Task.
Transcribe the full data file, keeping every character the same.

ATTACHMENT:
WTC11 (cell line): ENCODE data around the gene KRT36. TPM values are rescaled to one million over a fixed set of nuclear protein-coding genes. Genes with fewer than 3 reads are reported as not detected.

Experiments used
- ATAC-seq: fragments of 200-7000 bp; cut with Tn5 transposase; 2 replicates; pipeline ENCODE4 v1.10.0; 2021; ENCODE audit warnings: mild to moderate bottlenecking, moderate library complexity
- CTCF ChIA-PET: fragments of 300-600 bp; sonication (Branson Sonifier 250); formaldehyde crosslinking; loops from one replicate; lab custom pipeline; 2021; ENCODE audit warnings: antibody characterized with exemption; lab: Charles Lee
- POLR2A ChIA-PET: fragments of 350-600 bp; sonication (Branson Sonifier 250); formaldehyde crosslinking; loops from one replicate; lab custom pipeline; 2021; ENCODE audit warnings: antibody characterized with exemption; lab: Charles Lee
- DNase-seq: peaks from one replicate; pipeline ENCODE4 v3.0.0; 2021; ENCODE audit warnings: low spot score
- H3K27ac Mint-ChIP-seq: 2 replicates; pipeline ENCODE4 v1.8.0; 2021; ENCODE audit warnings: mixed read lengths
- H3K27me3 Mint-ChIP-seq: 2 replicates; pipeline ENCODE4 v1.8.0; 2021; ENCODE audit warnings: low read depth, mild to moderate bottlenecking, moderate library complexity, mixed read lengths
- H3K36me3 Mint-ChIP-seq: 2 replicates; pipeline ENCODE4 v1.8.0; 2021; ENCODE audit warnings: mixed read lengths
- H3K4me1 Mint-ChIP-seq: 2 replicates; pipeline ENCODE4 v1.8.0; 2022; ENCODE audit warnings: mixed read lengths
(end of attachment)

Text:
WTC11 (cell line): ENCODE data around the gene KRT36. TPM values are rescaled to one million over a fixed set of nuclear protein-coding genes. Genes with fewer than 3 reads are reported as not detected.

Experiments used
- ATAC-seq: fragments of 200-7000 bp; cut with Tn5 transposase; 2 replicates; pipeline ENCODE4 v1.10.0; 2021; ENCODE audit warnings: mild to moderate bottlenecking, moderate library complexity
- CTCF ChIA-PET: fragments of 300-600 bp; sonication (Branson Sonifier 250); formaldehyde crosslinking; loops from one replicate; lab custom pipeline; 2021; ENCODE audit warnings: antibody characterized with exemption; lab: Charles Lee
- POLR2A ChIA-PET: fragments of 350-600 bp; sonication (Branson Sonifier 250); formaldehyde crosslinking; loops from one replicate; lab custom pipeline; 2021; ENCODE audit warnings: antibody characterized with exemption; lab: Charles Lee
- DNase-seq: peaks from one replicate; pipeline ENCODE4 v3.0.0; 2021; ENCODE audit warnings: low spot score
- H3K27ac Mint-ChIP-seq: 2 replicates; pipeline ENCODE4 v1.8.0; 2021; ENCODE audit warnings: mixed read lengths
- H3K27me3 Mint-ChIP-seq: 2 replicates; pipeline ENCODE4 v1.8.0; 2021; ENCODE audit warnings: low read depth, mild to moderate bottlenecking, moderate library complexity, mixed read lengths
- H3K36me3 Mint-ChIP-seq: 2 replicates; pipeline ENCODE4 v1.8.0; 2021; ENCODE audit warnings: mixed read lengths
- H3K4me1 Mint-ChIP-seq: 2 replicates; pipeline ENCODE4 v1.8.0; 2022; ENCODE audit warnings: mixed read lengths